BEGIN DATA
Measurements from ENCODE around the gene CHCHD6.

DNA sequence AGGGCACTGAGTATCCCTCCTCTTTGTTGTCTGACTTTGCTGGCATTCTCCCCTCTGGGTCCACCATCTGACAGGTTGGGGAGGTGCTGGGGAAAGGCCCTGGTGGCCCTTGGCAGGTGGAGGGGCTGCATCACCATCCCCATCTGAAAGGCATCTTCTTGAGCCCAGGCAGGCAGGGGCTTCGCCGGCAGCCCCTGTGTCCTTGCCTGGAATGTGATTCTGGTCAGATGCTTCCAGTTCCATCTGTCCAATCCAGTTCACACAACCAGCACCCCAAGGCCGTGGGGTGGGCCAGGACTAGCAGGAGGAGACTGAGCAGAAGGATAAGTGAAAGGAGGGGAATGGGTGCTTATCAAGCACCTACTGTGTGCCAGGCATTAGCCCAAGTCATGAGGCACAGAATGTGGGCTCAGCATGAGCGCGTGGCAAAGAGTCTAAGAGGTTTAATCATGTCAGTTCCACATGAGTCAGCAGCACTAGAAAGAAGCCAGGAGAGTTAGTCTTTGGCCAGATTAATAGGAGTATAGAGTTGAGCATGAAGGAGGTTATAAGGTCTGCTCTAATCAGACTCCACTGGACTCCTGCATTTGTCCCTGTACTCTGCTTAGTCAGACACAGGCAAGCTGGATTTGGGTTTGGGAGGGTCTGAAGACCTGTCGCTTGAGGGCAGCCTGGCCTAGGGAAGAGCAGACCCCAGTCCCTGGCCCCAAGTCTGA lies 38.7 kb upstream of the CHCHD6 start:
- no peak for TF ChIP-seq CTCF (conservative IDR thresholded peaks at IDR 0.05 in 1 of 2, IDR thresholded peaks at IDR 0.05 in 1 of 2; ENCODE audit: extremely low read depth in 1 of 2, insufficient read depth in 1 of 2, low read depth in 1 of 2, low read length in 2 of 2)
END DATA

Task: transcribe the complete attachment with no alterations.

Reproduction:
Measurements from ENCODE around the gene CHCHD6.

DNA sequence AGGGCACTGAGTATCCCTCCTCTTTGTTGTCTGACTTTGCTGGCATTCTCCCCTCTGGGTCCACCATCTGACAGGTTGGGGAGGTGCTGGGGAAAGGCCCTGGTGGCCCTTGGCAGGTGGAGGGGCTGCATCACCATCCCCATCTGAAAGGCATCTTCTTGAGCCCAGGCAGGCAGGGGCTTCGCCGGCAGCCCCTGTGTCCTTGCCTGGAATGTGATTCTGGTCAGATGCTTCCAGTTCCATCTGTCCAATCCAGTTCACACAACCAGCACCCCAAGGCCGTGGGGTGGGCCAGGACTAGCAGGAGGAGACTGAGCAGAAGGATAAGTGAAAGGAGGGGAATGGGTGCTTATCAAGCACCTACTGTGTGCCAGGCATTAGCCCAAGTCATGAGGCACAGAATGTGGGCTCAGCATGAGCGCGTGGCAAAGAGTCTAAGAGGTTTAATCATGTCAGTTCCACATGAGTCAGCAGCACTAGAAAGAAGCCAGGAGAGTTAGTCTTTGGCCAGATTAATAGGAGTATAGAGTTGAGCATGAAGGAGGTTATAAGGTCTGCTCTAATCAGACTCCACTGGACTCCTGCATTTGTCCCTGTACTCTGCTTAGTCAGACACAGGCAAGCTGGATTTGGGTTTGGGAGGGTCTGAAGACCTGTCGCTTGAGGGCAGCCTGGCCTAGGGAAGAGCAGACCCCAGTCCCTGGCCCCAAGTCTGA lies 38.7 kb upstream of the CHCHD6 start:
- no peak for TF ChIP-seq CTCF (conservative IDR thresholded peaks at IDR 0.05 in 1 of 2, IDR thresholded peaks at IDR 0.05 in 1 of 2; ENCODE audit: extremely low read depth in 1 of 2, insufficient read depth in 1 of 2, low read depth in 1 of 2, low read length in 2 of 2)